The Swedish Academy of Sciences has awarded John Goodenough, Stanley Whittingham and Akira Yoshino the Nobel Prize in Chemistry. Congratulations from electronica!
Born in Jena in 1922, US-American Goodenough works at the University of Texas in Austin, and is the oldest ever Nobel laureate. Whittingham is British and conducts research in the U.S. at Binghamton University. Yoshino comes from Japan and works at Meijo University in Nagoya.
In the early 80s, engineer Akira Yoshino developed rechargeable batteries based on lithium cobalt oxide, a discovery by John B. Goodenough. 1983 saw the first prototype with a polyacetylene anode which would later be replaced by carbon compounds. The first commercially available batteries of this type were sold by Sony and A&T Battery in 1991.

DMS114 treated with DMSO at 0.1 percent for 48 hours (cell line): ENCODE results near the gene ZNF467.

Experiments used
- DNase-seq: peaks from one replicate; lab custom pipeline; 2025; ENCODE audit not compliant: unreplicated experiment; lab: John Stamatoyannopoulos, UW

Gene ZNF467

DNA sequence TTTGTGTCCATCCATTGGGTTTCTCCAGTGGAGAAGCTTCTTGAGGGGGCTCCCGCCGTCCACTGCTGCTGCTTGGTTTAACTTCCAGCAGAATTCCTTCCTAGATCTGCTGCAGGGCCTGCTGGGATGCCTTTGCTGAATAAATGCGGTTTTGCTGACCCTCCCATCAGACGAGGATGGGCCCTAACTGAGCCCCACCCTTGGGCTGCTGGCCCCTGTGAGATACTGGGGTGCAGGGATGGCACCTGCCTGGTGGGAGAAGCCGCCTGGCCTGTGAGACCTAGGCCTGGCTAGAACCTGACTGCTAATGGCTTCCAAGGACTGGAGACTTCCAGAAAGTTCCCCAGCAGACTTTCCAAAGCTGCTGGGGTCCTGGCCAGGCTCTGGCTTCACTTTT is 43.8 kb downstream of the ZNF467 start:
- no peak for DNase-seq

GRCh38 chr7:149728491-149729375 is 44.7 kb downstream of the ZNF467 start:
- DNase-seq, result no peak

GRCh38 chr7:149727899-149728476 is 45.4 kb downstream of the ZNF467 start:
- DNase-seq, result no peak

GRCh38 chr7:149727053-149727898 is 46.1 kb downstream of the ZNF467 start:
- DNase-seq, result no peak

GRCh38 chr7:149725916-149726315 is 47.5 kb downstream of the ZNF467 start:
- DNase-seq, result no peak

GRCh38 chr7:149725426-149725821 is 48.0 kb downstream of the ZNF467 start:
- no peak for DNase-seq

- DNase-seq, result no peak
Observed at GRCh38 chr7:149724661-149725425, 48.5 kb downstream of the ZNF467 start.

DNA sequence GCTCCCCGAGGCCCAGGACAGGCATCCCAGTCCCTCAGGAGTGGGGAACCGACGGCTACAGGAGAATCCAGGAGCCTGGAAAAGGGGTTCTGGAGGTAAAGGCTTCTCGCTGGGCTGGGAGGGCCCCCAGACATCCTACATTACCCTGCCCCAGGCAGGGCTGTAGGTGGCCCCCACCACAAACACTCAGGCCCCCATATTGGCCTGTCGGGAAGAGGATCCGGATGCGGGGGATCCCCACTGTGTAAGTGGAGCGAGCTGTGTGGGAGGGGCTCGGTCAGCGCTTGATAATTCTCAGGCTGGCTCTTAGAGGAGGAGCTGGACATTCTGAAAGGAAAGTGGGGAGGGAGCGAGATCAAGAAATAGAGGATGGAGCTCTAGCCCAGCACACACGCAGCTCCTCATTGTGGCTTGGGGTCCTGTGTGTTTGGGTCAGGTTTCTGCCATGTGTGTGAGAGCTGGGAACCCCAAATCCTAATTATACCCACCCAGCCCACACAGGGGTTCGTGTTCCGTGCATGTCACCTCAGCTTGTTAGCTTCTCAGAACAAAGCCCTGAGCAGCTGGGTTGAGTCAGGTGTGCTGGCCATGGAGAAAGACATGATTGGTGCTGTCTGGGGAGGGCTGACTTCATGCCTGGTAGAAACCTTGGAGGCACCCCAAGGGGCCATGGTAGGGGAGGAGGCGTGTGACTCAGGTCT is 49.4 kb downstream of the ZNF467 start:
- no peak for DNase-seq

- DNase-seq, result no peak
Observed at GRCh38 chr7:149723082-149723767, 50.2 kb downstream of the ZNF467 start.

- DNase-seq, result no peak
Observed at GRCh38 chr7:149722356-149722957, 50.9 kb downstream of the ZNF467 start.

The physicist John B. Goodenough discovered that anodes in rechargeable batteries could be made from lithium cobalt oxide, and that their cathodes could be made from lithium iron phosphate. In 2017, at age 94, he proposed a battery that was based on glass electrolytes (Our report) and used the far more convenient and environmentally friendly sodium instead of lithium.
Through his work on battery materials with a high capacity for energy storage, the chemist Whittingham made significant contributions to the development of lithium batteries.
The Nobel Prize in Chemistry has been awarded since 1901 and winners receive 9 million Swedish krona (€830,000).